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Duke Falls In Chapel Hill 38-7

Yet still has a better record than Clemson, Florida State and Miami.

Duke v North Carolina
CHAPEL HILL, NORTH CAROLINA - OCTOBER 02: J’Marick Woods #9 and Ben Frye #93 of the Duke Blue Devils sack Sam Howell #7 of the North Carolina Tar Heels during the first half of their game at Kenan Memorial Stadium on October 02, 2021 in Chapel Hill, North Carolina.
Photo by Grant Halverson/Getty Images

Want a fun factoid?

At the end of three quarters Saturday afternoon in Chapel Hill, Duke had 317 yards of total offense. North Carolina had 272.

And the Tar Heels led 24-7.

You wouldn’t know it to look at the final score of North Carolina’s 38-7 win over Duke Saturday afternoon but there were times when it looked like Duke might have a chance to win, times when Duke actually dominated play.

But if you’re even remotely conversant with football cliches, you know that it’s a 60-minute game. You know that big plays decide games. And you know that you cannot squander scoring opportunities on the road as an underdog.

Duke came up on the short end of all those cliches against the Tar Heels.

The end result was Duke’s third straight loss to their arch rivals.

Duke had so many chances early.

UNC got the ball first and reached Duke territory. But Sam Howell was sacked on third down and Carolina punted to the Duke 14.

Mataeo Durant scampered for 37 yards on Duke’s first play from scrimmage. Duke converted a 4th and 1 and reached the Carolina 38. But a sack and a false start led to a punt.

It was the first of six fruitless Duke trips into Carolina territory.

A harbinger of things to come.

Duke drove to the Carolina 37 on its second possession but another false start led to a 15-yard Porter Wilson punt.

What went wrong?

“We carried the fight to them to start the game,” David Cutcliffe said, before moving on to a familiar litany of mistakes that kept Duke from turning that fight into points; inconsistency, assignment lapses, penalties, turnovers.

“We had bad first-down production. Then we couldn’t execute second and 10. You can’t do that. We stopped ourselves.”

No, you can’t do that, not against an offense as explosive as North Carolina’s.

Howell hit running back Ty Chandler down the right sideline for 75 yards and Carolina’s first score, right at the end of the opening period.

The game started getting away from Duke on the next possession. With the ball at the Carolina 40, Gunnar Holmberg was hit as he attempted to throw. The play was ruled a fumble, one recovered by Trey Morrison and returned 63 yards for a touchdown.

The Tar Heels added a touchdown and a field goal to take a 24-0 lead into the locker room.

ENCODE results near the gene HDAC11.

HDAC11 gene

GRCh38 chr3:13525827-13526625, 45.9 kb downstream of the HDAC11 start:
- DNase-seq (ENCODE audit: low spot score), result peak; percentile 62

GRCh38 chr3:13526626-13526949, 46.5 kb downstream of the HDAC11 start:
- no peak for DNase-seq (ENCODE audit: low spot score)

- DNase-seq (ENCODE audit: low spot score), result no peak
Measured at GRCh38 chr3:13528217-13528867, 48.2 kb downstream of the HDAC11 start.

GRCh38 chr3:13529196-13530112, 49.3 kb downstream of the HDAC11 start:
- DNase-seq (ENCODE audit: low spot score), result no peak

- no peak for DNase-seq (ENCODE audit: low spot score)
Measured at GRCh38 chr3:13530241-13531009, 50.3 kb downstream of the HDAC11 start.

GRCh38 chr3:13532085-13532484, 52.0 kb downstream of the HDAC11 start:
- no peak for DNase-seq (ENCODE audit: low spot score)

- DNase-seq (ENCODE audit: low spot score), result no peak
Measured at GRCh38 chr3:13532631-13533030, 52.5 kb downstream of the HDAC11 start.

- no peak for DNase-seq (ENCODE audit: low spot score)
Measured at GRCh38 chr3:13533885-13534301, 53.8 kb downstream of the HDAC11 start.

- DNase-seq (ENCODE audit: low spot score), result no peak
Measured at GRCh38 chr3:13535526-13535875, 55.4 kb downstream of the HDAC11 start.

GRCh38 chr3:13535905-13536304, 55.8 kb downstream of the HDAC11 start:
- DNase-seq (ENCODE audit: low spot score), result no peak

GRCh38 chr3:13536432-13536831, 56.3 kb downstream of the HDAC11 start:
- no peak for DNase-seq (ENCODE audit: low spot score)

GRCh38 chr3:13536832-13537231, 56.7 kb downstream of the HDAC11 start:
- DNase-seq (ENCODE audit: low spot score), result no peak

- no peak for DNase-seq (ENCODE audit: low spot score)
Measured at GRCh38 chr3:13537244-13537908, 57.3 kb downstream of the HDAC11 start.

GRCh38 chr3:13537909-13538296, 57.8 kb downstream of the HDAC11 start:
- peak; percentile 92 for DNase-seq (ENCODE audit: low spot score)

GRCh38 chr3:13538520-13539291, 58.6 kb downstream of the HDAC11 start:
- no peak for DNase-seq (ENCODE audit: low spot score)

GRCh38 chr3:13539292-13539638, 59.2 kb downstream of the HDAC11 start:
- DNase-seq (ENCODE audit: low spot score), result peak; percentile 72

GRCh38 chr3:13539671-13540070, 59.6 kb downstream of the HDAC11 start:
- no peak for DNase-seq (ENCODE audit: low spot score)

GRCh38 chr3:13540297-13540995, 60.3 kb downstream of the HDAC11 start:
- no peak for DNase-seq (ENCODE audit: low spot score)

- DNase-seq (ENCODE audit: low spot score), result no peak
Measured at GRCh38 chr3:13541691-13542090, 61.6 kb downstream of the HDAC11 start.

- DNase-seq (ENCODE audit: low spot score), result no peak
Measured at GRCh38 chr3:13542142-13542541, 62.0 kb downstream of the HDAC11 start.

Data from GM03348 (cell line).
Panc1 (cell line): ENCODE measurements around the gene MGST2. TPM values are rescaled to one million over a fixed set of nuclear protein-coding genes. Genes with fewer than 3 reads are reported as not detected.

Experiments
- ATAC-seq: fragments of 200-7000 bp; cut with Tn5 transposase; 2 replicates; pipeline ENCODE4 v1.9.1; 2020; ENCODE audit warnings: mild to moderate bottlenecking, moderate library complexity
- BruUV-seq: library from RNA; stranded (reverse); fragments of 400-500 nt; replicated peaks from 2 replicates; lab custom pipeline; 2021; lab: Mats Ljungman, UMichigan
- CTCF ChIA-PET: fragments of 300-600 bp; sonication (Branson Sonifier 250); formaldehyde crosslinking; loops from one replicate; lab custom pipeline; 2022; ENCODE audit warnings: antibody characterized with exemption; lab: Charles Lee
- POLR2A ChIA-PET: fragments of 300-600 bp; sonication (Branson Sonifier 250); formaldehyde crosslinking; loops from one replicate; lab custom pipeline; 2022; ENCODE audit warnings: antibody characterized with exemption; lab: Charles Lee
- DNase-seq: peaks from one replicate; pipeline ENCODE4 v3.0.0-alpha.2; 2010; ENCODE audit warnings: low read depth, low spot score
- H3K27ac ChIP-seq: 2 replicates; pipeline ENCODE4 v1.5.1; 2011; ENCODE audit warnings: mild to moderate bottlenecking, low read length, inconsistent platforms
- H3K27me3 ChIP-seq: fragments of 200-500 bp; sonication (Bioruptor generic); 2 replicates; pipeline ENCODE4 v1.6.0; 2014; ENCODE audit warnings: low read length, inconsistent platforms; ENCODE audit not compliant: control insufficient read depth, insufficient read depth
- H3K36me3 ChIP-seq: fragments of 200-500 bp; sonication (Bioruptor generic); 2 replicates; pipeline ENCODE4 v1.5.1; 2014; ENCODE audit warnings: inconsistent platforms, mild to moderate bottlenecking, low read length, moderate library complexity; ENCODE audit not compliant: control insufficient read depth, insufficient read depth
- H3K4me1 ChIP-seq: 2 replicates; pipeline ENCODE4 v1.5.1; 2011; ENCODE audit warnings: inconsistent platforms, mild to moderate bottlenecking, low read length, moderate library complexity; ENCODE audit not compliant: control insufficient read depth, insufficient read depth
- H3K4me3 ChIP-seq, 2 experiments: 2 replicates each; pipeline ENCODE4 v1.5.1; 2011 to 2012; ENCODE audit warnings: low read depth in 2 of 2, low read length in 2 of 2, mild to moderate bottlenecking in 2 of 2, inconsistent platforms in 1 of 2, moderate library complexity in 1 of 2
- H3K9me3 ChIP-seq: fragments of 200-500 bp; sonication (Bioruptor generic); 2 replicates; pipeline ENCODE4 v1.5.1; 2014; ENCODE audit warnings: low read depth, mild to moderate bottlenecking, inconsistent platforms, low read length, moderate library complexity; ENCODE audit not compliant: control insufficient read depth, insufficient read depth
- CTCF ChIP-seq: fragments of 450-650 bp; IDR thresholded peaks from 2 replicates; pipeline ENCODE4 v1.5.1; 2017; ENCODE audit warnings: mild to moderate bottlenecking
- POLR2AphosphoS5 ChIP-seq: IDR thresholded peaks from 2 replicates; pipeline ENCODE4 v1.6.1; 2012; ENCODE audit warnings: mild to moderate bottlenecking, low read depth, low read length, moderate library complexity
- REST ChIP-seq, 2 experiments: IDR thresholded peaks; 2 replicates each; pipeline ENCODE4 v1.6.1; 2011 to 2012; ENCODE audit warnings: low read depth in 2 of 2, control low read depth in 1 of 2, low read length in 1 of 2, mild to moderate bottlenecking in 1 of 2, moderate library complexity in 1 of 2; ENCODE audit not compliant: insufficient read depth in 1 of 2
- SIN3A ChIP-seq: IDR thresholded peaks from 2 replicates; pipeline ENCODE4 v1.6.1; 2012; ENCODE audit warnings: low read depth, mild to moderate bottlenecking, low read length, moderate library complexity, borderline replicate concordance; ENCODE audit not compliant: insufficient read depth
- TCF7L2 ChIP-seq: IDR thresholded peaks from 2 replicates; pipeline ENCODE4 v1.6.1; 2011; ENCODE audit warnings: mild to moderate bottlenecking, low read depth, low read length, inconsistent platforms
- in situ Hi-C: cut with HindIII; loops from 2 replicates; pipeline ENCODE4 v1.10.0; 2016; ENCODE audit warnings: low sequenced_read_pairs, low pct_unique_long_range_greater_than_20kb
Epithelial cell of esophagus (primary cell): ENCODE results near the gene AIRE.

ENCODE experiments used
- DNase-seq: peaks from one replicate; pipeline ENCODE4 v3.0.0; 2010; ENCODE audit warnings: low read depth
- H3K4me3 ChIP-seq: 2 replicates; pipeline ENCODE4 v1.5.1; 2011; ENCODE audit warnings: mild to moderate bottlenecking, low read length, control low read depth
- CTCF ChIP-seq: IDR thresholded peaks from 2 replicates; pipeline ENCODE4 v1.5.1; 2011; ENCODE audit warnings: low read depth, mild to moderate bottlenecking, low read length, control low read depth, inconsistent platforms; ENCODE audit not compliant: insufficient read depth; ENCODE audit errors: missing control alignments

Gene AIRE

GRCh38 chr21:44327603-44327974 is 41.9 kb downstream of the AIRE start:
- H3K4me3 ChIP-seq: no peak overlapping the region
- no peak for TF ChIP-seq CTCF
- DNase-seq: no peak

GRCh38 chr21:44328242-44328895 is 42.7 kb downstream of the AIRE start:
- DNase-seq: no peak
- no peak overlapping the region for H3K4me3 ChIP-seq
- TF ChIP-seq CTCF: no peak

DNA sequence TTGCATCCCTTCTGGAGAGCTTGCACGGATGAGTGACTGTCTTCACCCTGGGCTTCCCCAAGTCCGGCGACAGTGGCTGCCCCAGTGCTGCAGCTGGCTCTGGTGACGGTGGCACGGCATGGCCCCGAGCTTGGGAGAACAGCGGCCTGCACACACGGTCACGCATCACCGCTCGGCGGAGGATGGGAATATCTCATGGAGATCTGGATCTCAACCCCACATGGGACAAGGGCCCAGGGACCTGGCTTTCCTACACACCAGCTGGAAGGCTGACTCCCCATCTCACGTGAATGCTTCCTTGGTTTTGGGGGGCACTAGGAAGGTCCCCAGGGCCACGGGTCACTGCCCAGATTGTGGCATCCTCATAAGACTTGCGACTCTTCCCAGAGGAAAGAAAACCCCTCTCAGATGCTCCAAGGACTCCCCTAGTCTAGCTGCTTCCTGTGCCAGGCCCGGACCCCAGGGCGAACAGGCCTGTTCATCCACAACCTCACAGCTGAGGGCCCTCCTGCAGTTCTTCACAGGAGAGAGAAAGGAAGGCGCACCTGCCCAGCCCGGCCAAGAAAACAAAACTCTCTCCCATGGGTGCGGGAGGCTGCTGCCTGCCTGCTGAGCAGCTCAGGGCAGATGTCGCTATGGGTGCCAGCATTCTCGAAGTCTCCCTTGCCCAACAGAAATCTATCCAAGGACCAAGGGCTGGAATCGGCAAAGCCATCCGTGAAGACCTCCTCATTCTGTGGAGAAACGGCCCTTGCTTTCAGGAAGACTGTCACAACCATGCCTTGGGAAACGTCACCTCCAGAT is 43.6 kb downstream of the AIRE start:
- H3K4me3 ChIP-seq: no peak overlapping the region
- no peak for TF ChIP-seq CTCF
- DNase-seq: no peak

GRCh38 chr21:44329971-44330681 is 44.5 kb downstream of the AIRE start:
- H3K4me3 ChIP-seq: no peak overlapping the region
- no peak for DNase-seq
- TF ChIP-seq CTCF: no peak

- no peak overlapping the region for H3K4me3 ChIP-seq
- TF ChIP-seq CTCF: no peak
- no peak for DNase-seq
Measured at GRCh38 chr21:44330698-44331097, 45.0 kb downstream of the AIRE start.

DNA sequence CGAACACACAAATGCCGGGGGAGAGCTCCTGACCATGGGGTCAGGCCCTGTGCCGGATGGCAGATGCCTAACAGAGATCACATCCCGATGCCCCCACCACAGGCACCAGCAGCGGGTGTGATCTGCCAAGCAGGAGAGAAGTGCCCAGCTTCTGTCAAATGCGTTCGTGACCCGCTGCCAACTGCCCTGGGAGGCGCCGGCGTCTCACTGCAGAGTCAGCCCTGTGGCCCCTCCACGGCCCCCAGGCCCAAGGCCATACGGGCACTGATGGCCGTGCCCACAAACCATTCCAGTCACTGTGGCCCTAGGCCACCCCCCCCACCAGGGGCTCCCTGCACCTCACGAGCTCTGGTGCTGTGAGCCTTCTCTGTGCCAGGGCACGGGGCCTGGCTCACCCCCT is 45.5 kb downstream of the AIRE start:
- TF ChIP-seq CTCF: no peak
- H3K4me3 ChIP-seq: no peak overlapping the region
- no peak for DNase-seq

Duke’s frustrations can be summed up by the final seconds of the first half. A 22-yard punt return by Scott Boylan and a late hit gave Duke the ball at the Carolina 34, with 24 seconds left.

That’s about a 51-yard field goal. Pick up five or so yards, maybe more and it’s a makeable field goal for Charlie Ham, something to build on going into halftime.

Instead Duke lost four yards in three plays and Ham barely reached the end zone on a 56-yard attempt.

Duke got on the board early in the second half, first play, in fact. Holmberg hit Jalon Calhoun down the field, Calhoun juked a couple of defenders and hit the end zone.

Get some stops, get a score or two and maybe Duke had a chance.

And Duke got the stops. Trailing 24-7 Duke forced three straight North Carolina punts.

But the points didn’t come.

First Holmberg threw an interception. The Duke defense responded with back-to-back sacks. Duke moved the ball to the Carolina 30. On 4th and 2 running-quarterback Jordan Moore came in and-to no one’s surprise—ran the ball.

He needed six feet. He got five.

Duke again reached Carolina territory, the 46 to be exact. But a false start on 4th and 2 led to a punt.

Cutcliffe cited poor pass protection. Not only was Holmberg sacked four times but Carolina’s pressure virtually eliminated Duke’s down-field passing game, according to Cutcliffe.

He also mentioned the inability of Duke’s receivers to get consistent separation down field.

Mataeo Durant—he rushed for 114 yards- credited Carolina for “making really good adjustments,” and having “athletes make plays when they had to.”

But he also cited consistency issues.

As did defensive tackle DeWayne Carter. Carter had 1.5 of Duke’s five sacks and keyed a run defense that stifled Carolina’s run game for much of the game.

“We felt a challenge to stop the run,” he said.

But Carolina kept hitting big plays and added two more touchdowns in the fourth quarter. As much as Duke harassed Howell, he still threw for 321 yards and three touchdowns, the scoring strikes from 75, 14 and 63 yards.

The loss ends Duke’s three-game winning streak and drops Duke to 3-2 overall, 0-1 in the ACC.

That word keeps cropping up. “Consistency.” And not in a good way.

Duke hosts Georgia Tech next week, Duke’s sixth game of the year, the midpoint of a season that could go in several directions. And Tech is coming off a blow-out loss of its own.

In other words, time enough for some consistency.

In a good way.